The initial choice of antibiotic therapy for SAB must take into account the MRSA prevalence in the community and hospital. If suspicion is high enough for MRSA, the IDSA’s 2011 guidelines suggest treatment with vancomycin or daptomycin.3 Although there are no published RCTs to support a particular antibiotic regimen, there are trials to suggest that a delay in treatment could be harmful. One study, by Lordis et al, showed that a delay in treatment, as defined by treatment after 44.75 hours, was associated with a longer hospital stay, with the delayed treatment group being hospitalized for 20.2 days and the early treatment group being hospitalized for 14.3 days.13 A delay in treatment was also found to be an independent predictor of mortality.13
Once susceptibilities are known, it is important to appropriately tailor antibiotics, as studies have shown lower treatment failure rates with the use of beta-lactam antibiotics when compared with empiric MRSA coverage.14-15 In one prospective study of 123 hemodialysis patients with MSSA bacteremia, Stryjewski et al showed that those treated with vancomycin were at higher risk of experiencing treatment failure than those treated with cefazolin.15 In another prospective observational study of 505 patients with SAB, Chang et al found that treatment with nafcillin was superior to vancomycin in preventing persistent bacteremia or relapse for MSSA bacteremia.14 These studies highlight the benefits of adjusting the empirically selected antibiotics, as narrowing the spectrum can result in less treatment failure.
If susceptibilities confirm MRSA, the IDSA recommends continued treatment with vancomycin or daptomycin.3 Although vancomycin is most commonly used, partly because of low cost and familiarity, Fowler et al published a study of 246 patients with SAB with or without endocarditis, assigning them to treatment with daptomycin, initial low-dose gentamicin plus vancomycin or an antistaphylococcal penicillin.16 The study found that daptomycin was not inferior to the other therapies, confirming that daptomycin is a reasonable choice in the treatment of MRSA infections.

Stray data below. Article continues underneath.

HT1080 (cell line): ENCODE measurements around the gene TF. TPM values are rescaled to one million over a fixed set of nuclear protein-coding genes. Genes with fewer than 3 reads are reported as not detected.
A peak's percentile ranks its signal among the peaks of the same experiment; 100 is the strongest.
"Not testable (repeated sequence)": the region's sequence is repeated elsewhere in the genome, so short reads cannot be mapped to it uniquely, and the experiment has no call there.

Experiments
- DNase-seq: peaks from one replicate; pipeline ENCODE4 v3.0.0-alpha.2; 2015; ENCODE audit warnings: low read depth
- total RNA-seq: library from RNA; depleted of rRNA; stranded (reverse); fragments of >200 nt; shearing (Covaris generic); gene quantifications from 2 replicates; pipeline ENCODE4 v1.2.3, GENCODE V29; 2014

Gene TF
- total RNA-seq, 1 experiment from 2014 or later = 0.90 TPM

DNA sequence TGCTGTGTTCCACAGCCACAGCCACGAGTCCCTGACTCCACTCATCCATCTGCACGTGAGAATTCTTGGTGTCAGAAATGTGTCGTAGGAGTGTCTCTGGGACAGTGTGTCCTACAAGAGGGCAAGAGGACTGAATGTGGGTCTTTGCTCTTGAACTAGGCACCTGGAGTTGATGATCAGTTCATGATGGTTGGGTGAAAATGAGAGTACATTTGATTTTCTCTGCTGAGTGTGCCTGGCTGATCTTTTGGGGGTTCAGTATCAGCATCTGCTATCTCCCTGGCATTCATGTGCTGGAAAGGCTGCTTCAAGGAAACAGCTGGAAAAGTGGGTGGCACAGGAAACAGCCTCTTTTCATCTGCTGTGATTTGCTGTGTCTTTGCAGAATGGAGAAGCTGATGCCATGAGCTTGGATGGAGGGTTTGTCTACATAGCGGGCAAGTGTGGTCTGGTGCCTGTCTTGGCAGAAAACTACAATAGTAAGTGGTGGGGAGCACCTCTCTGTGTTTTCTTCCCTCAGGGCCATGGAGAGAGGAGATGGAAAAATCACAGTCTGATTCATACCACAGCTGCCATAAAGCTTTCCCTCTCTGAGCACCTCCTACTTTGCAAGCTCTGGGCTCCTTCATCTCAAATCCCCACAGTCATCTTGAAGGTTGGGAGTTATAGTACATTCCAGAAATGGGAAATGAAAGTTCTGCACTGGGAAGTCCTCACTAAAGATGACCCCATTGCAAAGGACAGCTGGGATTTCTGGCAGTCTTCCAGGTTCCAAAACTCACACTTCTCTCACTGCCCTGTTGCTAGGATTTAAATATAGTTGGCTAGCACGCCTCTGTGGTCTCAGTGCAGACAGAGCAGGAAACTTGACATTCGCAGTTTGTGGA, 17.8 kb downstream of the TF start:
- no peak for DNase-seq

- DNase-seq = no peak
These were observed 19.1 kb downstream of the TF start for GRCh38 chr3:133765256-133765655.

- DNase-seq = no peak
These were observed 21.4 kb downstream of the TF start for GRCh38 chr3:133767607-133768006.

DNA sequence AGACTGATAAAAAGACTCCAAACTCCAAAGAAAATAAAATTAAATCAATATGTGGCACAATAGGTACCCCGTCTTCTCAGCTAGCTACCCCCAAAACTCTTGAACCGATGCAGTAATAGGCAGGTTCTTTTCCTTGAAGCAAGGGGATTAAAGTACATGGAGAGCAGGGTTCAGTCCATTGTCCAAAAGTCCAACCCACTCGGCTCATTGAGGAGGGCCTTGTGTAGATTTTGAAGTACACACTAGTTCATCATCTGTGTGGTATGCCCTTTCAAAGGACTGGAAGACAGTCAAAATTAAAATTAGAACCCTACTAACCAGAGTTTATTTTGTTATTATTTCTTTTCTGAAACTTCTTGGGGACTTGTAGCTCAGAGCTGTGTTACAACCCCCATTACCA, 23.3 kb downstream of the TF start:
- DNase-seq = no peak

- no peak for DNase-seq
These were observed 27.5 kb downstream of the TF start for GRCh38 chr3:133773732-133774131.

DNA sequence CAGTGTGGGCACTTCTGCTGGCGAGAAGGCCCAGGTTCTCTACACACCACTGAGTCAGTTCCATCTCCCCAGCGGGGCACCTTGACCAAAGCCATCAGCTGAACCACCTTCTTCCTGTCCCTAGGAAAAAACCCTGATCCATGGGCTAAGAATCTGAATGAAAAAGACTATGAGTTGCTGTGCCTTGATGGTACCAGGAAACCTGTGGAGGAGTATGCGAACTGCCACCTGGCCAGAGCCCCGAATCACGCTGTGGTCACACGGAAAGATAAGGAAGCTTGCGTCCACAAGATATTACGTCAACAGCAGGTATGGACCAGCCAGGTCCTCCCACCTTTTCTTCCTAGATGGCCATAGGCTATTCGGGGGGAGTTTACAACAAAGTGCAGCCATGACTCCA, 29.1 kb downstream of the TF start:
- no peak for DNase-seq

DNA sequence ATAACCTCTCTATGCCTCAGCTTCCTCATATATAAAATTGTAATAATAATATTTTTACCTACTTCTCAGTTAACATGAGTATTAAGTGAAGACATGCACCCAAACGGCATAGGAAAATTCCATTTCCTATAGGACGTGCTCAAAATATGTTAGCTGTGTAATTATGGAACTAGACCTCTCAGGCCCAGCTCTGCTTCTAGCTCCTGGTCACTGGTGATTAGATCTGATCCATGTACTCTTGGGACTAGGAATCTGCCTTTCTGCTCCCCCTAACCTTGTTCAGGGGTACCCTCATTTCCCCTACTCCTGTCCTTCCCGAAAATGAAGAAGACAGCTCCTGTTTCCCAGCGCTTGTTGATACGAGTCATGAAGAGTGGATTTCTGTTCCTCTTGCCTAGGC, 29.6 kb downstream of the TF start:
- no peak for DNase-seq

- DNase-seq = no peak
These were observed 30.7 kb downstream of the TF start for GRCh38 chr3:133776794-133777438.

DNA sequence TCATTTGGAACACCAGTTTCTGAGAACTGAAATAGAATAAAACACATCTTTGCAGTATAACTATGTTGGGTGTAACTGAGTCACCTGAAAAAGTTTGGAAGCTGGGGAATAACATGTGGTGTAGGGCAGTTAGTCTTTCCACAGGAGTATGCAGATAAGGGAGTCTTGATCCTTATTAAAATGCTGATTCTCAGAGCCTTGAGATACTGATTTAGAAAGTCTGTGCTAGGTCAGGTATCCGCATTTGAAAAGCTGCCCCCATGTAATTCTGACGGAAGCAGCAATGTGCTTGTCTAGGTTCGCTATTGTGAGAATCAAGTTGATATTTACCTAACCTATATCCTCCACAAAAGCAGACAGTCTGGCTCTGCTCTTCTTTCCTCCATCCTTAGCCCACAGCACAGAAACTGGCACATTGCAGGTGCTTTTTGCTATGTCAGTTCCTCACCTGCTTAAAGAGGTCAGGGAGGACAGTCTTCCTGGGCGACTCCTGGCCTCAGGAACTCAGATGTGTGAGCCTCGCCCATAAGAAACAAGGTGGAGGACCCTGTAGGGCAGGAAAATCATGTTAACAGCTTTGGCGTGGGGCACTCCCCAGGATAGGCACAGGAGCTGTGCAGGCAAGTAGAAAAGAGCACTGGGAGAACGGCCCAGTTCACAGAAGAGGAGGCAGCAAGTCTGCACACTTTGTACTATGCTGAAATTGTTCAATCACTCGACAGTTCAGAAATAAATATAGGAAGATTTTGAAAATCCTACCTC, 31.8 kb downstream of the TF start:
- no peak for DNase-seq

Oral antibiotics are an option to treat SAB when necessary. A RCT by Heldman et al of 85 intravenous drug users with SAB (and suspected right-sided endocarditis, 65% of which had HIV) showed similar efficacy of ciprofloxacin plus rifampin versus standard intravenous therapy.17 A subsequent randomized trial of 104 patients with SAB comparing oral fleroxacin plus rifampin against conventional intravenous therapy also showed similar cure rates, with the added benefit of earlier discharge.18 Furthermore, in a meta-analysis of five randomized studies by Shorr et al (see Table 2), linezolid was found to have outcomes that were not inferior to vancomycin (clinical cure/microbiological success of 56%/69% in the linezolid group and 46%/73% in the vancomycin group).19
Recommendations for the duration of antibiotic treatment for SAB are mainly based on observational studies, which show mixed results. In one study done in the 1950s, about two-thirds of cases of SAB were associated with endocarditis, and longer courses of intravenous therapy (greater than four weeks) were recommended.20
More recently, with the increasing rates of catheter-related SAB and its relatively high rate of expeditious blood culture clearance, a shorter duration has been evaluated in several studies. In 1992, an analysis of published data and a retrospective case series concluded that fewer than 10 days of intravenous antibiotics might be associated with an increased risk of recurrence, but 10 to 14 days of intravenous therapy was effective for most cases of catheter-associated SAB.5 In another prospective study, Fowler et al found that a seven-day course of intravenous antibiotic therapy may be sufficient for simple, catheter-related infections.21 A subsequent prospective study by Jensen et al reported that a course of antibiotic therapy of less than 14 days might be associated with higher mortality compared to a longer course.9 A prospective study of 276 patients by Thomas et al found there was no relationship between relapse and duration of treatment (seven to 15 days) in catheter-related SAB, concluding that more than 14 days of antibiotic therapy was unnecessary.22